“aintsobad” wittingly or unwittingly describes precisely what we come to when we look deeply into the cultural situtation in our Country. Here is the story …
November 02, 2004
The sky darkened and drove a cold wind before the clouds as I eased my rent car onto the interstate yesterday. The sun lost its battle with the closer elements of weather. A young man, almost unnoticed, hitched his collar higher on the roadside, put out his thumb and walked toward the coming squall.
I do not pick up hitchhikers. I do not suggest that you do so.
I pulled the car over to the shoulder. The young man ran to catch up to me, as hikers most often do when someone stops. He pulled open the door, greeted me shyly and plopped himself down in the front seat. Almost immediately he began his story of the road. An army veteran, twenty-eight, Jeff had ridden the bus down from Oklahoma to Decautur looking for work on an oil rig. He had come with his girl friend who had quickly found work keeping the children of the people who provided a room for her and Jeff.
Jeff spent a year in Iraq with the Army. He still carried himself with the erect posture of a muscled soldier. He talked about the futility of the war as he saw it. He spoke of losing some friends to death in Iraq. Without a trace of bitterness he wondered aloud why there was no work for him when he mustered out at the completion of his hitch.
Jeff had lost more than a year in Iraq. His young wife, grown lonely, fell into the embrace of a male co-worker. She took their son with her to the home of the other man and left Jeff to thrash around disconsolently. He showed me a picture of his five year old son, whom he could not see because he could not find them.
He hit the road walking that day because his sister had fallen gravely, suddenly ill in Oklahoma. Jeff was clearly worried about her. Without money for a bus ticket he was dependent on the kindness of strangers to help him execute what would have been a mere four hour drive for someone with a car.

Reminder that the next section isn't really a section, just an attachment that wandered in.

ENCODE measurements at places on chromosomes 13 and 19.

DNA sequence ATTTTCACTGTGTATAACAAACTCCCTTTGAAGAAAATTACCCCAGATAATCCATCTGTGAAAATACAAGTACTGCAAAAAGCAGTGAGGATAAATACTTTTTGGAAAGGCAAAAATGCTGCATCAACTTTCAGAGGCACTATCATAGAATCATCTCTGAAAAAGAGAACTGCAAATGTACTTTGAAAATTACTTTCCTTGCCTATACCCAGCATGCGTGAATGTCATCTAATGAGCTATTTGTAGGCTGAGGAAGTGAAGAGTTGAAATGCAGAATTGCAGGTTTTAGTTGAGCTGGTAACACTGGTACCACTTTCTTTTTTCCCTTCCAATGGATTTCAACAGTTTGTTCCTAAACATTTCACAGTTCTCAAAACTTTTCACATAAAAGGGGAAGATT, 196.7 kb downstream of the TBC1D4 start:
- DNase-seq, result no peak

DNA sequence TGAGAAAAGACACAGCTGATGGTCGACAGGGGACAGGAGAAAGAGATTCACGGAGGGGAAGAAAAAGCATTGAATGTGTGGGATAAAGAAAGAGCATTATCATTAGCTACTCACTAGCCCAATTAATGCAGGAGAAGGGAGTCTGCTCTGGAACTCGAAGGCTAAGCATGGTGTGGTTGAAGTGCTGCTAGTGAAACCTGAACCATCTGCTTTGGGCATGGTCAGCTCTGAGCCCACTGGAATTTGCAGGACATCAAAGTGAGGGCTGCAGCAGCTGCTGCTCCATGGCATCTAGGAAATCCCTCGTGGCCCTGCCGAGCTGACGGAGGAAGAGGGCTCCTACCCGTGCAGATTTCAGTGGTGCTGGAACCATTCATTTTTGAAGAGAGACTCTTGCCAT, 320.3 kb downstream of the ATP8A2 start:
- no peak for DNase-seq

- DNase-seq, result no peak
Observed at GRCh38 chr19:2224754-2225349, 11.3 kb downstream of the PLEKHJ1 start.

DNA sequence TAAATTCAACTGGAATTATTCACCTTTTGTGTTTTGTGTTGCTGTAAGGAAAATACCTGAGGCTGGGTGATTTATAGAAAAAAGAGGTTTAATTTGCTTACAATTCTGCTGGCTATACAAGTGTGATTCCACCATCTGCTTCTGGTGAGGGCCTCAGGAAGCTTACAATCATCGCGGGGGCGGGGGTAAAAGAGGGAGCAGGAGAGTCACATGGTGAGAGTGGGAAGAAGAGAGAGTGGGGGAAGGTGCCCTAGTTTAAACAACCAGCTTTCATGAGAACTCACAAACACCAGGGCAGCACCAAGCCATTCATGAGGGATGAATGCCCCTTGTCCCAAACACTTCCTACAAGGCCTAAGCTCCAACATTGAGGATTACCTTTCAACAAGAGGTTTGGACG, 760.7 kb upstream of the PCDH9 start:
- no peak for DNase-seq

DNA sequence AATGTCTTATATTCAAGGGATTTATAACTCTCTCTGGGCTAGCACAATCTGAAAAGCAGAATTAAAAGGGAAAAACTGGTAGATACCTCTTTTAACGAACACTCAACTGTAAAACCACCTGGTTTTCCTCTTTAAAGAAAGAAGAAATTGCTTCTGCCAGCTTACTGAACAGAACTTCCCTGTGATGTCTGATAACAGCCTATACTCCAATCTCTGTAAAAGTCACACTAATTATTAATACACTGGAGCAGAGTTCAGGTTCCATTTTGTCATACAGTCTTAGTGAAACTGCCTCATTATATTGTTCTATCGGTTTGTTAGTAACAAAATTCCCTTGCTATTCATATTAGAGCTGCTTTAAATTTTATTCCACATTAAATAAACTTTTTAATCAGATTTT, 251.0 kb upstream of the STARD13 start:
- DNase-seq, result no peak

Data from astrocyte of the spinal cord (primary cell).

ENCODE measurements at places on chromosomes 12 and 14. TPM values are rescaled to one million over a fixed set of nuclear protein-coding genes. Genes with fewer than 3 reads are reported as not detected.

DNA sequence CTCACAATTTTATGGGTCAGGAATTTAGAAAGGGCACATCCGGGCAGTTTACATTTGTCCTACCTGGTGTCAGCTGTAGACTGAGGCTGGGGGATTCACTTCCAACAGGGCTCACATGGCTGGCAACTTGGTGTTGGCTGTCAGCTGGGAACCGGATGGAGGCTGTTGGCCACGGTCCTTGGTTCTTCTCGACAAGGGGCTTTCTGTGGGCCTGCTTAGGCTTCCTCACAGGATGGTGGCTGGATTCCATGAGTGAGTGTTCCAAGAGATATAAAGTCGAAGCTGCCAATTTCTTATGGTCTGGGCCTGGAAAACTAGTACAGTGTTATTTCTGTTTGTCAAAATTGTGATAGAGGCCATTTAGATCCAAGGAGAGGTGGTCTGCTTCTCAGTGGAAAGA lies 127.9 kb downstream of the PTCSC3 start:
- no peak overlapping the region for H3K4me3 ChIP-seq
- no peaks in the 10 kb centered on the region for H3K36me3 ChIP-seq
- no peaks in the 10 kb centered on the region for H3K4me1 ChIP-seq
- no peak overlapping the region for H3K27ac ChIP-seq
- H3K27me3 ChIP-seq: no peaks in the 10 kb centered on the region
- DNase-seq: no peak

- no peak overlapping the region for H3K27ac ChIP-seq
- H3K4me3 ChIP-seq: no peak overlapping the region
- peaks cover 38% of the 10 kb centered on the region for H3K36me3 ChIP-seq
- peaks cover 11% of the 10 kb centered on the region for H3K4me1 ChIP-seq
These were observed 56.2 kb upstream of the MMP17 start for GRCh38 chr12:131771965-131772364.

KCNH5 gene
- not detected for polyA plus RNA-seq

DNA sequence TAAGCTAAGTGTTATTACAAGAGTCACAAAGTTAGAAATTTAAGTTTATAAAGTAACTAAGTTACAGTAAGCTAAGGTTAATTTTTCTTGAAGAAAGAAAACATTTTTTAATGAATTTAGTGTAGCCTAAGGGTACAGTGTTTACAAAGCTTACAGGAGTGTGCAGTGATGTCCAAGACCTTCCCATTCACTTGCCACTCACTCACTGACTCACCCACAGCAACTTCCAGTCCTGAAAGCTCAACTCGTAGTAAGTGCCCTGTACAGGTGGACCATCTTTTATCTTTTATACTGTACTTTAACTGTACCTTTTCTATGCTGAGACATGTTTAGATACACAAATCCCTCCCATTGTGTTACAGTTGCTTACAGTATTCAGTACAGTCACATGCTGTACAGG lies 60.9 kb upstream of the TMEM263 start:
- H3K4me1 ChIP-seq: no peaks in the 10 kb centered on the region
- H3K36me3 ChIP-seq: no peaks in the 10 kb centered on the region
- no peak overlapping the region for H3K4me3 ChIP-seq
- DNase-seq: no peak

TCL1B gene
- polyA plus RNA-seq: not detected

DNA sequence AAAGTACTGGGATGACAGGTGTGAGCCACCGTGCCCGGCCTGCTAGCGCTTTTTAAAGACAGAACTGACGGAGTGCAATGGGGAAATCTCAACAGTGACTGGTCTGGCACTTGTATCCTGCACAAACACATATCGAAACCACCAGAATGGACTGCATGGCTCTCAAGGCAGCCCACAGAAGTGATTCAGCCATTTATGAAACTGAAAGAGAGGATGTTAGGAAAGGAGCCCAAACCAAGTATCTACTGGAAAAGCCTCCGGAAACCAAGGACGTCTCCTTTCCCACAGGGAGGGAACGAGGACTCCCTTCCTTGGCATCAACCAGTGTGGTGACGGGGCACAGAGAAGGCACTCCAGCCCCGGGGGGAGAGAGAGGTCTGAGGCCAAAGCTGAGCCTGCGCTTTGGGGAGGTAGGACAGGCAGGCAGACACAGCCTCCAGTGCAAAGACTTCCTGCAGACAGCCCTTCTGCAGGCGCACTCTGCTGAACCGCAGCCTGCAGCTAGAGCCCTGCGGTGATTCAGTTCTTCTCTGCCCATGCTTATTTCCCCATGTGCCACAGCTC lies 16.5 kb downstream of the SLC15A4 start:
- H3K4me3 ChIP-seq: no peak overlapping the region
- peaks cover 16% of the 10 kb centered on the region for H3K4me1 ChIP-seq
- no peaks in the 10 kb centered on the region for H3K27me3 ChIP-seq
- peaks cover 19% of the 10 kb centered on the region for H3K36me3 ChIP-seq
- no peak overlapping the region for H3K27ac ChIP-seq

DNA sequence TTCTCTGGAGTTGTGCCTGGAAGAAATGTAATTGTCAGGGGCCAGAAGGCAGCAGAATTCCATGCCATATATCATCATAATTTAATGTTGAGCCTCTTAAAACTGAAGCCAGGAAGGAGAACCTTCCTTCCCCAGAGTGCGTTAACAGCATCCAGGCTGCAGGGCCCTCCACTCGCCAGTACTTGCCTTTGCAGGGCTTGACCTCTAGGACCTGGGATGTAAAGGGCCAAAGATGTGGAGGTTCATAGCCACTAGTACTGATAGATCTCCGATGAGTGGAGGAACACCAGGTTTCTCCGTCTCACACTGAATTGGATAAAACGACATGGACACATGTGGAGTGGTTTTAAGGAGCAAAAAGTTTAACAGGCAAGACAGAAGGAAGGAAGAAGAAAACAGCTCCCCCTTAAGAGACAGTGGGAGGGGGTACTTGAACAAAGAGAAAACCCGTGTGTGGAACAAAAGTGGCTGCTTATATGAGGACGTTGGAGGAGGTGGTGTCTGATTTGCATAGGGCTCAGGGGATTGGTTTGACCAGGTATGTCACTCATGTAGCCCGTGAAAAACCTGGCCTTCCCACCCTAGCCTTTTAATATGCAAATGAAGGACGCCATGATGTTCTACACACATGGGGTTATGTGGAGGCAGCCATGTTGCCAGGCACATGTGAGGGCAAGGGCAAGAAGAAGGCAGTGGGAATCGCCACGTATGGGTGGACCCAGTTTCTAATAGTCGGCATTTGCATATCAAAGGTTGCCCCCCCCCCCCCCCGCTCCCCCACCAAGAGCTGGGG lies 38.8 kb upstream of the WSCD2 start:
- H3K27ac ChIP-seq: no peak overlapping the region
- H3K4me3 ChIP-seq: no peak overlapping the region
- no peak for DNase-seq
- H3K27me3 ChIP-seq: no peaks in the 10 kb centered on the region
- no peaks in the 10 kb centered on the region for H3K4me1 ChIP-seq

Jeff represents the new reality of America. Born to the middle class, healthy, eager to work, Jeff is reduced to thumbing his way in the rain to the side of his critically ill sister.
Jeff talked about his love for Sooner football, de rigeur for a young man from that state. He smiled easily, spoke with love for his son and gratitude for the new girl in his life. He demonstrated humility. Repeatedly he apologized for the fact that he could not pay.
Naturally, our talk shifted to God. Jeff had gone through a period of soul-searching in his early twenties that led him to a nascent atheism. The death of his grandmother, his year in battle, the abandonment of his wife and the loss of his son jolted him out of his unbelief. We talked about the divine appointment of our day.
He kept saying, “It is so great how this worked out. I needed a Christian to give me a ride.”
I dropped Jeff by the side of the road when our paths diverged. We prayed for his sister and for his safety on the highway. Our two hours together in the car enriched me as it saddened me. This clean, decent young man cannot find work in the richest nation on earth. A servant of our nation whose life has been on the line for us he represents all that is decent and good in this land.
I pray for Jeff, for his sister, for all his kind and invite others to join me.
Peace to you this day.